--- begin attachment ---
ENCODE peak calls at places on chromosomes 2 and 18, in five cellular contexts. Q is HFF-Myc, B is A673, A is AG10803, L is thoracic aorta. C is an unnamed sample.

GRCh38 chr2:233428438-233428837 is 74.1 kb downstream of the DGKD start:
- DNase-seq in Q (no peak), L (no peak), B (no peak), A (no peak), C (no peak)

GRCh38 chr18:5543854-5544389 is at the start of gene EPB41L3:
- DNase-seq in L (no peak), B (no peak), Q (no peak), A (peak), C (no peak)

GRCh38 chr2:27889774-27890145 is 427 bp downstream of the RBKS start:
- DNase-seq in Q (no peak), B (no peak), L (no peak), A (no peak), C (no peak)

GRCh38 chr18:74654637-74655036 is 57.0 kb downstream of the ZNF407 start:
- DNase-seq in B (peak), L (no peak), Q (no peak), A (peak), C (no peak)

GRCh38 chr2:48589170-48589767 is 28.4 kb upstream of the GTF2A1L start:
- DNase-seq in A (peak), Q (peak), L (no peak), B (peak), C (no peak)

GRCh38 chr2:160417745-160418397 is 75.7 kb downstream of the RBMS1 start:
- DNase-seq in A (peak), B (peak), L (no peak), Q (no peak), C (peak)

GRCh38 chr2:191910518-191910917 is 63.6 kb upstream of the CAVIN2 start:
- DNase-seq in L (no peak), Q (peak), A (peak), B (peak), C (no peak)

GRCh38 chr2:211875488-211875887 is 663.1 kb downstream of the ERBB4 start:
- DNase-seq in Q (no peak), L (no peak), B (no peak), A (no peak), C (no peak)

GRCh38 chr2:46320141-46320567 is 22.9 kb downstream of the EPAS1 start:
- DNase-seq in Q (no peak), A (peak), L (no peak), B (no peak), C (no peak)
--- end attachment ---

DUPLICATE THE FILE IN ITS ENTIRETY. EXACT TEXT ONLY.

ENCODE peak calls at places on chromosomes 2 and 18, in five cellular contexts. Q is HFF-Myc, B is A673, A is AG10803, L is thoracic aorta. C is an unnamed sample.

GRCh38 chr2:233428438-233428837 is 74.1 kb downstream of the DGKD start:
- DNase-seq in Q (no peak), L (no peak), B (no peak), A (no peak), C (no peak)

GRCh38 chr18:5543854-5544389 is at the start of gene EPB41L3:
- DNase-seq in L (no peak), B (no peak), Q (no peak), A (peak), C (no peak)

GRCh38 chr2:27889774-27890145 is 427 bp downstream of the RBKS start:
- DNase-seq in Q (no peak), B (no peak), L (no peak), A (no peak), C (no peak)

GRCh38 chr18:74654637-74655036 is 57.0 kb downstream of the ZNF407 start:
- DNase-seq in B (peak), L (no peak), Q (no peak), A (peak), C (no peak)

GRCh38 chr2:48589170-48589767 is 28.4 kb upstream of the GTF2A1L start:
- DNase-seq in A (peak), Q (peak), L (no peak), B (peak), C (no peak)

GRCh38 chr2:160417745-160418397 is 75.7 kb downstream of the RBMS1 start:
- DNase-seq in A (peak), B (peak), L (no peak), Q (no peak), C (peak)

GRCh38 chr2:191910518-191910917 is 63.6 kb upstream of the CAVIN2 start:
- DNase-seq in L (no peak), Q (peak), A (peak), B (peak), C (no peak)

GRCh38 chr2:211875488-211875887 is 663.1 kb downstream of the ERBB4 start:
- DNase-seq in Q (no peak), L (no peak), B (no peak), A (no peak), C (no peak)

GRCh38 chr2:46320141-46320567 is 22.9 kb downstream of the EPAS1 start:
- DNase-seq in Q (no peak), A (peak), L (no peak), B (no peak), C (no peak)